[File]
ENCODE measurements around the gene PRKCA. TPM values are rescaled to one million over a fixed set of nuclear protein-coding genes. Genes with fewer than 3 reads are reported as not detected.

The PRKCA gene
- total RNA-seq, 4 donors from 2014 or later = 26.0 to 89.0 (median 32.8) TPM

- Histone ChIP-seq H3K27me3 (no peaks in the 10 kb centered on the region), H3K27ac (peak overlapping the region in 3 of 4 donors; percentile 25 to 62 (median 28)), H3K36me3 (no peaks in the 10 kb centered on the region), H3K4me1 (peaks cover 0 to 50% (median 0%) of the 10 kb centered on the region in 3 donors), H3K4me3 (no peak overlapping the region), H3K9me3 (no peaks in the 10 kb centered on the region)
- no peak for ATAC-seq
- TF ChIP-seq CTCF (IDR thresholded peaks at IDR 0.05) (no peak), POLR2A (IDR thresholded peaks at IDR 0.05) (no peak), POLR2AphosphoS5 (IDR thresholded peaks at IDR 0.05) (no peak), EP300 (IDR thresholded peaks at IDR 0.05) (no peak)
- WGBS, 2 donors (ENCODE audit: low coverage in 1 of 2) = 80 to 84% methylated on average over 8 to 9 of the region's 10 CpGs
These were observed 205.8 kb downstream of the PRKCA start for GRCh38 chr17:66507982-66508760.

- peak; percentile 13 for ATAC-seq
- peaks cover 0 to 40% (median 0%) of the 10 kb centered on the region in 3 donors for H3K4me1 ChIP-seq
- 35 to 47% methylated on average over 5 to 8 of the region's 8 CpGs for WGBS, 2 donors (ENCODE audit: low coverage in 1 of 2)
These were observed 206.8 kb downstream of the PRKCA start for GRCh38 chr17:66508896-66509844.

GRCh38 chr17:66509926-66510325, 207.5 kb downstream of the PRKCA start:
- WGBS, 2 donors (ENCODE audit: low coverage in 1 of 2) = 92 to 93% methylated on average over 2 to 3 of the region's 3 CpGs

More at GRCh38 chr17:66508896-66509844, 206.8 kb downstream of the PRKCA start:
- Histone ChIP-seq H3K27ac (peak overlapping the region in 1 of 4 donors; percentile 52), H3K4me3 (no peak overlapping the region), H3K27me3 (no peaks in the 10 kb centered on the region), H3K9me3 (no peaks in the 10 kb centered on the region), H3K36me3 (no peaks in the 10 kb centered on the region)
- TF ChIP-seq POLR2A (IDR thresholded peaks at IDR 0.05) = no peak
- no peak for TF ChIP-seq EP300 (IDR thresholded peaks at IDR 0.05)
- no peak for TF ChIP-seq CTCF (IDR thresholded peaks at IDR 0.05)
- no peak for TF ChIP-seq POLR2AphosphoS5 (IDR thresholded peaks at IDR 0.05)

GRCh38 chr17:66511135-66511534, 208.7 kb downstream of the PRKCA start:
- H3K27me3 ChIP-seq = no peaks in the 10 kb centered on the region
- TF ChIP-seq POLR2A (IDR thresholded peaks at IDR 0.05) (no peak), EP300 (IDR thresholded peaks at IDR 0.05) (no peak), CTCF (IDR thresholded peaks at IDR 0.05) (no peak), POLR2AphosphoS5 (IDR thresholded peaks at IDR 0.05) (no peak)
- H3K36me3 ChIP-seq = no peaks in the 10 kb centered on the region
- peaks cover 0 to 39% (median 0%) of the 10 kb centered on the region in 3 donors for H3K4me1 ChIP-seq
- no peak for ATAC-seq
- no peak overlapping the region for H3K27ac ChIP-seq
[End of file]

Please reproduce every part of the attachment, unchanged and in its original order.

ENCODE measurements around the gene PRKCA. TPM values are rescaled to one million over a fixed set of nuclear protein-coding genes. Genes with fewer than 3 reads are reported as not detected.

The PRKCA gene
- total RNA-seq, 4 donors from 2014 or later = 26.0 to 89.0 (median 32.8) TPM

- Histone ChIP-seq H3K27me3 (no peaks in the 10 kb centered on the region), H3K27ac (peak overlapping the region in 3 of 4 donors; percentile 25 to 62 (median 28)), H3K36me3 (no peaks in the 10 kb centered on the region), H3K4me1 (peaks cover 0 to 50% (median 0%) of the 10 kb centered on the region in 3 donors), H3K4me3 (no peak overlapping the region), H3K9me3 (no peaks in the 10 kb centered on the region)
- no peak for ATAC-seq
- TF ChIP-seq CTCF (IDR thresholded peaks at IDR 0.05) (no peak), POLR2A (IDR thresholded peaks at IDR 0.05) (no peak), POLR2AphosphoS5 (IDR thresholded peaks at IDR 0.05) (no peak), EP300 (IDR thresholded peaks at IDR 0.05) (no peak)
- WGBS, 2 donors (ENCODE audit: low coverage in 1 of 2) = 80 to 84% methylated on average over 8 to 9 of the region's 10 CpGs
These were observed 205.8 kb downstream of the PRKCA start for GRCh38 chr17:66507982-66508760.

- peak; percentile 13 for ATAC-seq
- peaks cover 0 to 40% (median 0%) of the 10 kb centered on the region in 3 donors for H3K4me1 ChIP-seq
- 35 to 47% methylated on average over 5 to 8 of the region's 8 CpGs for WGBS, 2 donors (ENCODE audit: low coverage in 1 of 2)
These were observed 206.8 kb downstream of the PRKCA start for GRCh38 chr17:66508896-66509844.

GRCh38 chr17:66509926-66510325, 207.5 kb downstream of the PRKCA start:
- WGBS, 2 donors (ENCODE audit: low coverage in 1 of 2) = 92 to 93% methylated on average over 2 to 3 of the region's 3 CpGs

More at GRCh38 chr17:66508896-66509844, 206.8 kb downstream of the PRKCA start:
- Histone ChIP-seq H3K27ac (peak overlapping the region in 1 of 4 donors; percentile 52), H3K4me3 (no peak overlapping the region), H3K27me3 (no peaks in the 10 kb centered on the region), H3K9me3 (no peaks in the 10 kb centered on the region), H3K36me3 (no peaks in the 10 kb centered on the region)
- TF ChIP-seq POLR2A (IDR thresholded peaks at IDR 0.05) = no peak
- no peak for TF ChIP-seq EP300 (IDR thresholded peaks at IDR 0.05)
- no peak for TF ChIP-seq CTCF (IDR thresholded peaks at IDR 0.05)
- no peak for TF ChIP-seq POLR2AphosphoS5 (IDR thresholded peaks at IDR 0.05)

GRCh38 chr17:66511135-66511534, 208.7 kb downstream of the PRKCA start:
- H3K27me3 ChIP-seq = no peaks in the 10 kb centered on the region
- TF ChIP-seq POLR2A (IDR thresholded peaks at IDR 0.05) (no peak), EP300 (IDR thresholded peaks at IDR 0.05) (no peak), CTCF (IDR thresholded peaks at IDR 0.05) (no peak), POLR2AphosphoS5 (IDR thresholded peaks at IDR 0.05) (no peak)
- H3K36me3 ChIP-seq = no peaks in the 10 kb centered on the region
- peaks cover 0 to 39% (median 0%) of the 10 kb centered on the region in 3 donors for H3K4me1 ChIP-seq
- no peak for ATAC-seq
- no peak overlapping the region for H3K27ac ChIP-seq